As it was a nice day on Sunday I decided to give Sandwich Bay a look to just see what I could find on the tide line. Of all the bays and all the beaches, Sandwich Bay has always constantly turned up nearly a historical find every trip . I suppose with the Goodwin Sands just off the coast and loaded with over one thousand wrecks it is hardly surprising. Sandwich Bay without doubt is my number one spot for finding maritime artifacts by far. Even with the relatively mild weather we are currently experiencing, items still come ashore on the tide like this large piece of timber pile on the tide line of which I have taken a picture of.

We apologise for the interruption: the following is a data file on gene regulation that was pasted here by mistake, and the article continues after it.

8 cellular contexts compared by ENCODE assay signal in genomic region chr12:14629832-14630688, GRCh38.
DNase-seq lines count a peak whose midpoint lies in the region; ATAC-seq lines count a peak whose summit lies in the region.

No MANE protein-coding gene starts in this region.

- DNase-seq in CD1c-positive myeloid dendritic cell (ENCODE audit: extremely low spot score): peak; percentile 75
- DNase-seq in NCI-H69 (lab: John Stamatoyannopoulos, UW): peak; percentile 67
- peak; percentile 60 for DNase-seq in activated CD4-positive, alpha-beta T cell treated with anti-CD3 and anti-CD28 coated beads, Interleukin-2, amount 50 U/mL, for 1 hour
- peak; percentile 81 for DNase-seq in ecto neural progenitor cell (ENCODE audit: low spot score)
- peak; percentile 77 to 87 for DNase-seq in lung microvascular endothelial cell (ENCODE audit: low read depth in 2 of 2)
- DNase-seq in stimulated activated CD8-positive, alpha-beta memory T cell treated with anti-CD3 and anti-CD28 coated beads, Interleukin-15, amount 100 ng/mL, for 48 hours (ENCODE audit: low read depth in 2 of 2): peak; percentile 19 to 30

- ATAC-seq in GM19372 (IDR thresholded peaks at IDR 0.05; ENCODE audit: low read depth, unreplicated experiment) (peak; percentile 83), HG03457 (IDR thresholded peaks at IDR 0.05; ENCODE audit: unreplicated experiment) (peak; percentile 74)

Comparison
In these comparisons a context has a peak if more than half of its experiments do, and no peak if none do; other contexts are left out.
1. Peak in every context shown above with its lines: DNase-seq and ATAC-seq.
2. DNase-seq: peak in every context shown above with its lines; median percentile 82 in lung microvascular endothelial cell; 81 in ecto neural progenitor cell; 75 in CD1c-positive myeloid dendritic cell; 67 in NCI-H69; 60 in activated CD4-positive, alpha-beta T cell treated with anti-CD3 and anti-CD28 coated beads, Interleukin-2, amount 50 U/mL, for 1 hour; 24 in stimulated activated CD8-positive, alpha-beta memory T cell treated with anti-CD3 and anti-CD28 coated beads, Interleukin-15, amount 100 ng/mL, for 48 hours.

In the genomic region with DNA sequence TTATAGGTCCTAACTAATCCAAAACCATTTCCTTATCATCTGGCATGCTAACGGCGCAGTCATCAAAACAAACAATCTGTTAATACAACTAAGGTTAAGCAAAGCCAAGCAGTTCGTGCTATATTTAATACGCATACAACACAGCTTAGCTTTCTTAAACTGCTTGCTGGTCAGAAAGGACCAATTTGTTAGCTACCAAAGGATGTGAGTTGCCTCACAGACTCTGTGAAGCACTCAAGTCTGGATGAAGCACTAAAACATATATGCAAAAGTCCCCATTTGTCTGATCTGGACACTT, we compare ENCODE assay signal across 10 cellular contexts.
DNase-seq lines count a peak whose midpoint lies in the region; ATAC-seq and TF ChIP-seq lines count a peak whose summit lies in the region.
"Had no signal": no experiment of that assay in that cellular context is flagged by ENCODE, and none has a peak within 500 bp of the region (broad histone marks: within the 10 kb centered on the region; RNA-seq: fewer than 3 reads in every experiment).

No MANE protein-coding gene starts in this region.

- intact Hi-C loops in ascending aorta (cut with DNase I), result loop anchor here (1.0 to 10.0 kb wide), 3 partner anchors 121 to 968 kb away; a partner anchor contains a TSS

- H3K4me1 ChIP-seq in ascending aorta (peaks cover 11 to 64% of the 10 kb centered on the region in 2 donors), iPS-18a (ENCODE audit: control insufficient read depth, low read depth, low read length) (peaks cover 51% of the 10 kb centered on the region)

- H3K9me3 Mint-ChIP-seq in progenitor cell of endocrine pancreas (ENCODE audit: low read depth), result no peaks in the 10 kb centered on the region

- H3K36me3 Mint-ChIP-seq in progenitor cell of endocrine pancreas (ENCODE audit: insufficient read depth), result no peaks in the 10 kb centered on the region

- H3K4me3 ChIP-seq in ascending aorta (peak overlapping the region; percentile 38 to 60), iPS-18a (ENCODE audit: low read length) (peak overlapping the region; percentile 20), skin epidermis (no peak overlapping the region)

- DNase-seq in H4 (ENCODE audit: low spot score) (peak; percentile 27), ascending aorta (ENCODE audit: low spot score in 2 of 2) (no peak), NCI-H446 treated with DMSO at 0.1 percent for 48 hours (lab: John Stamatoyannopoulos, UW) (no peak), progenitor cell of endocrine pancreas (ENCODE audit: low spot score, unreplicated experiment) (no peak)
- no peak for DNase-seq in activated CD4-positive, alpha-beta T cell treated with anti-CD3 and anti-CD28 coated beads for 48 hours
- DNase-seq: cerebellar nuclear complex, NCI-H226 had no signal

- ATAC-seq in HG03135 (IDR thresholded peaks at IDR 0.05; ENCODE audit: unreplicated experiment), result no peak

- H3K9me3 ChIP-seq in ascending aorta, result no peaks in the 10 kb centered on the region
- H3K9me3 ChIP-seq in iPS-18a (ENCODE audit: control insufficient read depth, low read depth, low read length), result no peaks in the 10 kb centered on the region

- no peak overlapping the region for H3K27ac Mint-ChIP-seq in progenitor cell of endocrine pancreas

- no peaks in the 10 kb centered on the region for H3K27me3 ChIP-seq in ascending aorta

On these trips I specifically look for lost fisherman's nets that have rolled up and been washed ashore , the objective being to find anything the net has picked up off the sea bed. The net pictured has a large lump of encrusted iron that has been dragged ashore with the net. A tap with a club hammer normally loosens off the concretion to reveal whatever the item is. In most cases it could be maritime, military or even junk, but on that day I forgot to bring my hammer so I just let it be. In the past I have found some interesting things in rolled up nets like copper boat rivets, marine fittings, iron fittings and pieces of aircraft . Take it from me it is always worth a rummage when a ball of net is ashore. Also pictured is a piece of aircraft I found which I believe came from a dig in 1999 to recover some engines and other aircraft parts from a B24 Liberator that had ditched on the Sandwich flats during the Second World War. When the dig took place in 1999 mechanical equipment was used to recover the engines resulting in a debris trail in the bay of which most of the small bits can still be found today. Others finds included the abundance of sea coal generally associated with Sandwich Bay and a piece of copper sheathing or tingle from a wooden sailing vessel. Copper sheathing was often used to inhibit the growth of barnacles and weed on the hull of wooden sailing ships as this growth often slowed down sailing vessels on long voyages. A copper hull was also easier to scrape off the growth. Copper tingle was used on smaller vessels as part of a repair to damaged hull or often used to protect a part of the hull prone to damage.